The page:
Trump could try to get around the need for congressional authorization by adopting controversial former Bush adminstration official John Yoo’s position that the president has constitutional authority to start wars all on his own (I criticized that view here). Alternatively, he could avail himself of the Obama administration’s narrower but equally spurious justifications for its unauthorized wars against Libya and ISIS. Leaving this loaded gun to Trump is among Obama’s worst legacies. If Trump adopts either the Yoo rationale for circumventing Congress or the Obama administration’s, it would be a very dangerous development.
Closely related to the issue of broader action is the question of what exactly the US government hopes to accomplish here. In and of itself, yesterday’s action is unlikely to change much. The Assad regime will continue the war against its adversaries, and also continue to slaughter civilians. It isn’t even very likely that the strike destroyed much in the way of valuable military assets. The Trump administration warned Russia of the attack in advance, so as to minimize the risk of harming Russian personnel at the base. The Russians in turn, surely warned their Syrian allies, so they could remove any particularly valuable equipment and personnel before the Tomahawk missiles hit.
Perhaps the goal is to enforce the international law ban on using chemical weapons. I have some sympathy for that objective. But the use of conventional weapons to target civilians is also a violation of international law. And Assad and his Russian allies have killed vastly more innocent people by the latter means than the former. Little will have been accomplished if the effect of Trump’s strike is simply to get Assad to substitute one type of illegal mass murder for another. Last night, I heard a CNN analyst say that “Assad could kill as many people as he wanted with conventional weapons. But doing it with chemicals was a big mistake.” Sadly, this seems to be a largely accurate summary of the attitudes of much of the “international community.” It is difficult to understand why the killing of a comparatively small number of civilians with chemical weapons is seen as vastly more significant than far more extensive mass murder by conventional means.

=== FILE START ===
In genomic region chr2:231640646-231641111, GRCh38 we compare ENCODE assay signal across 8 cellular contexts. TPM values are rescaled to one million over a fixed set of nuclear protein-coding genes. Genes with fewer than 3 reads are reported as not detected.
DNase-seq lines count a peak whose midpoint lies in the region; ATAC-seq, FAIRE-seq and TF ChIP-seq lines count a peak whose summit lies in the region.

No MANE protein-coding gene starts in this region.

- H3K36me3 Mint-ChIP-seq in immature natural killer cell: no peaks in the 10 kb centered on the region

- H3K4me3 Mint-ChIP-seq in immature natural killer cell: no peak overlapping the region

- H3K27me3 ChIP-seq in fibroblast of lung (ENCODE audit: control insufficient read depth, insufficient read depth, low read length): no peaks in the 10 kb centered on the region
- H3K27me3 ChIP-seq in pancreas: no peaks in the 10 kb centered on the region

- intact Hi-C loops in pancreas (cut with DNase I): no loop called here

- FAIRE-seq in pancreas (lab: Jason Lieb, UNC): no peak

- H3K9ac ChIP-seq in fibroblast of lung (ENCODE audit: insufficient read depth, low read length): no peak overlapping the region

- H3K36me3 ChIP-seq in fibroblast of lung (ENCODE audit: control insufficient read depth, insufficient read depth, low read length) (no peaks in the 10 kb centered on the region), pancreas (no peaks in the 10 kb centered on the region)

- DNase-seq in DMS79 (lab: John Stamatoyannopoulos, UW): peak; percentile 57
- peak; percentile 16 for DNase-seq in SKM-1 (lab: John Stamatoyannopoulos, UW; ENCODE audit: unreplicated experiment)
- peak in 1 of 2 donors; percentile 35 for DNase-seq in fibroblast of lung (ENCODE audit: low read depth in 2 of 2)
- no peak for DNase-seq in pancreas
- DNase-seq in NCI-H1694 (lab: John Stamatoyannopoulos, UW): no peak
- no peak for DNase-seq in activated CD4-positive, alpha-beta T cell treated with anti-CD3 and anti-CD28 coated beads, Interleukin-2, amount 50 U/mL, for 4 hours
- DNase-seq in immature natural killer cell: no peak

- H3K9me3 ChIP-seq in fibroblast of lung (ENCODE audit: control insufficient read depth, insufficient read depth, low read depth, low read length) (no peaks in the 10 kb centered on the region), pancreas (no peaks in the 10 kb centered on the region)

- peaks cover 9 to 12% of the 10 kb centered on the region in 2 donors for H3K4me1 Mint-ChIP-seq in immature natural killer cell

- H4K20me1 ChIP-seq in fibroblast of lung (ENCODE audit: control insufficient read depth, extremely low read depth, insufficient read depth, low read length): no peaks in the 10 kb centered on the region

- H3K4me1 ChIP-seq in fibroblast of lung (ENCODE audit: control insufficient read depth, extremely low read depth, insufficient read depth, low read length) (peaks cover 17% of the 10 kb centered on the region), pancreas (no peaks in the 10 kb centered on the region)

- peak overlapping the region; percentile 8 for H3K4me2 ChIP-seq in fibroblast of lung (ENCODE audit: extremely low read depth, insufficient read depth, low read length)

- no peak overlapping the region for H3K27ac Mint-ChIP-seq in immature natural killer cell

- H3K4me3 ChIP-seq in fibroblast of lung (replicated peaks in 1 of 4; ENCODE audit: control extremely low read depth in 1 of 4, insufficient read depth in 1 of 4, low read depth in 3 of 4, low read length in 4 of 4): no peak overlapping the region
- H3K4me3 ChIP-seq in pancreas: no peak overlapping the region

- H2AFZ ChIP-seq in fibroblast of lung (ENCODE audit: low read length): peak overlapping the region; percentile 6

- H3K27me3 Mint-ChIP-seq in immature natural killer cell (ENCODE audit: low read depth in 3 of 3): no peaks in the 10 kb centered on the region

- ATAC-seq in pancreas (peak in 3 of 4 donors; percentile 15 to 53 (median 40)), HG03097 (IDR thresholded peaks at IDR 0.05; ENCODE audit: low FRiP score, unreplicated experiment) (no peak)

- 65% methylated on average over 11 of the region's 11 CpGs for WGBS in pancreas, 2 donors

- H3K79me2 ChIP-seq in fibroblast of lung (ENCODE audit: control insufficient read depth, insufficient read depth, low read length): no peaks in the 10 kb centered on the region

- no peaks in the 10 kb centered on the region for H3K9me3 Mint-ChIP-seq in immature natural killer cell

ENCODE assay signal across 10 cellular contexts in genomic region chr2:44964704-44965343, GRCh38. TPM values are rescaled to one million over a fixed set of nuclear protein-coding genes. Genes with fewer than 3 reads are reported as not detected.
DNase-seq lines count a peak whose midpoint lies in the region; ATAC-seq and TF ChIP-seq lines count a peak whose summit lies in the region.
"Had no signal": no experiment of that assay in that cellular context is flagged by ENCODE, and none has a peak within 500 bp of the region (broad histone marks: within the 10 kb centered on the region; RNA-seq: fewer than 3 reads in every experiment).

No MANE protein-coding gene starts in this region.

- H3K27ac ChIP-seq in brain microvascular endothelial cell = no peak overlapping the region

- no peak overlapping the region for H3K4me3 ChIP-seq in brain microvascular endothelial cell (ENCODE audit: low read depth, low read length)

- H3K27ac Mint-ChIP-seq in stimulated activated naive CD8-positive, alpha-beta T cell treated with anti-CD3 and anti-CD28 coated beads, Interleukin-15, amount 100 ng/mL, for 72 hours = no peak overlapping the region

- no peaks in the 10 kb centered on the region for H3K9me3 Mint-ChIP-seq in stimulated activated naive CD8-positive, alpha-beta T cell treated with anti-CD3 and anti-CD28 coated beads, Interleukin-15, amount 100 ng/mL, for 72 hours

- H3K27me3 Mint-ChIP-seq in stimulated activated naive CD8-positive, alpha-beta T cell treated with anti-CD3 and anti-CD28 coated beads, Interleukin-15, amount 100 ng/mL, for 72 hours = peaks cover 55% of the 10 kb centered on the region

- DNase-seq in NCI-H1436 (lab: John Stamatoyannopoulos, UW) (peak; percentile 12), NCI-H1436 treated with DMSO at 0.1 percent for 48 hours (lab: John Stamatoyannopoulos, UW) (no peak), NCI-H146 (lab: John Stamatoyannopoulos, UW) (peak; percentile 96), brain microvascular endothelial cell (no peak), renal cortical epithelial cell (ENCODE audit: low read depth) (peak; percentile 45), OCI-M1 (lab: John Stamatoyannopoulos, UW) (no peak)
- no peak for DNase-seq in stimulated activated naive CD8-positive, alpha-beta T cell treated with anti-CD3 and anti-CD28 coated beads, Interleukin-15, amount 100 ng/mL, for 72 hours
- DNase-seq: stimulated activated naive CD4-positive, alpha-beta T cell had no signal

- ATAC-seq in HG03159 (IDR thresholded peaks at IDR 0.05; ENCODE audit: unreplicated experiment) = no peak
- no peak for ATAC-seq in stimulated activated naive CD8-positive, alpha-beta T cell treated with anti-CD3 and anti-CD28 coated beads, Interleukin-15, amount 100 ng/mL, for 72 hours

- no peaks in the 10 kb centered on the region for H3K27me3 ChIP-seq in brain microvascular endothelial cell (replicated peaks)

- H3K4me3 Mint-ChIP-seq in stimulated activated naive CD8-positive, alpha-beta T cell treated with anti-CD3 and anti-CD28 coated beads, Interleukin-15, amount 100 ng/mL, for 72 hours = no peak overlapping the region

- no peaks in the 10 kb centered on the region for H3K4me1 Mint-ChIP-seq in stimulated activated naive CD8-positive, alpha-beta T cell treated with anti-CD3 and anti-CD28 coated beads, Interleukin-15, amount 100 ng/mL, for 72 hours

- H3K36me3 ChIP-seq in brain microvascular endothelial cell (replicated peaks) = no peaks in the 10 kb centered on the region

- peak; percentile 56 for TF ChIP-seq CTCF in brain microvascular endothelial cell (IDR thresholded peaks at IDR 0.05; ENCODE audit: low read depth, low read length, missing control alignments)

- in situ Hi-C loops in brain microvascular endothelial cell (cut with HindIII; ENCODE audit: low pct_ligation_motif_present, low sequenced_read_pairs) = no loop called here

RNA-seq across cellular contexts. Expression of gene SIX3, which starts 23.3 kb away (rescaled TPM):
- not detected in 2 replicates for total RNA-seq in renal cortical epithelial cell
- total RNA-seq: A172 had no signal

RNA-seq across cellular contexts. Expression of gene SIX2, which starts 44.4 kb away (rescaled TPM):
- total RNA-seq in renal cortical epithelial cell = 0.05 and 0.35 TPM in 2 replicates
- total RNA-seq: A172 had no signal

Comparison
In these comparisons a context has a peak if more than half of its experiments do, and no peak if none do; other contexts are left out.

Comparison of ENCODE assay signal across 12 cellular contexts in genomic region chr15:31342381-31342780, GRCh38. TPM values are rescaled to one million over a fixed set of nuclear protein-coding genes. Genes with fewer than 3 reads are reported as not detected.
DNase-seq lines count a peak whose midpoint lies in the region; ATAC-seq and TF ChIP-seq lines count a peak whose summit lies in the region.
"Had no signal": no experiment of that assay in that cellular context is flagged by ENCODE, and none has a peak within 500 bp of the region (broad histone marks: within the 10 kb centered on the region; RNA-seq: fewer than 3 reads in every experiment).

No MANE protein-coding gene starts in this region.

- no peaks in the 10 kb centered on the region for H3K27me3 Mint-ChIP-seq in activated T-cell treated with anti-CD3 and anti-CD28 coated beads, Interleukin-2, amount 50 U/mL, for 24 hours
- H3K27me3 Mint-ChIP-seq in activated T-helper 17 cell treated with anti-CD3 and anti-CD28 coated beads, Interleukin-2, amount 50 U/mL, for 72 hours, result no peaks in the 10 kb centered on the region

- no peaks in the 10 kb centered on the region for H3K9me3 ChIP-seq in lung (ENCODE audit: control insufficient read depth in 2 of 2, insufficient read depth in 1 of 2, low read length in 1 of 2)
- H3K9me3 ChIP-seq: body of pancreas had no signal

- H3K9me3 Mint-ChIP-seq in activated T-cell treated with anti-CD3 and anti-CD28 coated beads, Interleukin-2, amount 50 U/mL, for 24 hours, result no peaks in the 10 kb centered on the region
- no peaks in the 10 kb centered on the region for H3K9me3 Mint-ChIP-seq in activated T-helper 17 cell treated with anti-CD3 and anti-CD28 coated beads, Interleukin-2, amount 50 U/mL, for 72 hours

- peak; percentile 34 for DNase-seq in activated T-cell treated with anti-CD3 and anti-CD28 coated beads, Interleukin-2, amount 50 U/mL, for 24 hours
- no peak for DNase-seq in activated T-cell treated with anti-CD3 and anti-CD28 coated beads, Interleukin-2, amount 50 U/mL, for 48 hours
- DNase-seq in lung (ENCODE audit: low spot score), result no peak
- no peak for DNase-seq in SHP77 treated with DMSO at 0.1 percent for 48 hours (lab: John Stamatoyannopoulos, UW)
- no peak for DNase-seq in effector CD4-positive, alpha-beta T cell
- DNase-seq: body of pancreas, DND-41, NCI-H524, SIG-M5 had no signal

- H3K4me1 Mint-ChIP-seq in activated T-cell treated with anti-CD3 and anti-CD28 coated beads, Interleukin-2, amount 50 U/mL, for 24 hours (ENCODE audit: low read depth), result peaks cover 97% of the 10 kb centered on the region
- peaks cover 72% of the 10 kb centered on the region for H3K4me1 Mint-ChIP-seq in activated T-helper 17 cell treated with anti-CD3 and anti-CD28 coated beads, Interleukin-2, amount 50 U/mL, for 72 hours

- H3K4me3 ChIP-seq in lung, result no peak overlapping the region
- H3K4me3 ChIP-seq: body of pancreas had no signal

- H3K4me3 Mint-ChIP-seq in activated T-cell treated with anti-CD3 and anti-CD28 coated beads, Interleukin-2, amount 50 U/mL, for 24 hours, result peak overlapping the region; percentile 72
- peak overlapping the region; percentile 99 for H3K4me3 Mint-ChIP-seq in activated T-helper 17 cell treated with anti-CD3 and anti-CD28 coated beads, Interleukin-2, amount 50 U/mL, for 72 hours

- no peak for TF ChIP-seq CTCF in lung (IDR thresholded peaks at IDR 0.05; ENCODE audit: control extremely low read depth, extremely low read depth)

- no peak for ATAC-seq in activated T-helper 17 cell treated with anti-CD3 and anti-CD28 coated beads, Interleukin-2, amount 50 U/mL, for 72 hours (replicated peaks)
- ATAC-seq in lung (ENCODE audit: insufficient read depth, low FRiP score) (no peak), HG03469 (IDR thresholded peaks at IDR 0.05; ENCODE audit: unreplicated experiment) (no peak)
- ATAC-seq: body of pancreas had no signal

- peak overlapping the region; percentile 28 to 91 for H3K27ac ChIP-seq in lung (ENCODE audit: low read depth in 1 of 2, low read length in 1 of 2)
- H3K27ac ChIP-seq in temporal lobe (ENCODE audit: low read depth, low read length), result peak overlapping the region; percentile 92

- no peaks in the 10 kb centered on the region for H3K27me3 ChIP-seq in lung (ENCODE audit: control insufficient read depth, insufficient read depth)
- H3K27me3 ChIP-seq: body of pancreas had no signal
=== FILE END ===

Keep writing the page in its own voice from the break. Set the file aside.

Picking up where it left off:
III. The contradiction between Trump’s newfound concern for Assad’s victims and his cruel exclusion of Syrian refugees.
By contrast, attacking Assad poses far greater risks. Among other things, it creates the danger of a clash with Russia, and of strengthening the position of ISIS, the terrorist force whose defeat Trump claims should be a top priority. During the 2016 campaign, Trump even claimed that any “shooting war” with Assad “could very well lead to “World War III.” That was surely an overstatement. But it underscores his seeming awareness that attacking the Syrian regime is a serious risk.
The contradiction between Trump’s cruel refugee policy and his supposed newfound concerns for Assad’s victims suggests that he either does not know what he is doing, does not really care about Syrian civilians, or both. None of these possibilities is a reassuring prospect as we consider what might happen next. At the very least, this provides yet more reason for Congress to reassert its war powers, and to think long and hard before authorizing Trump to take any further military action.
UPDATE: I have made a few modest changes in the wording of this post.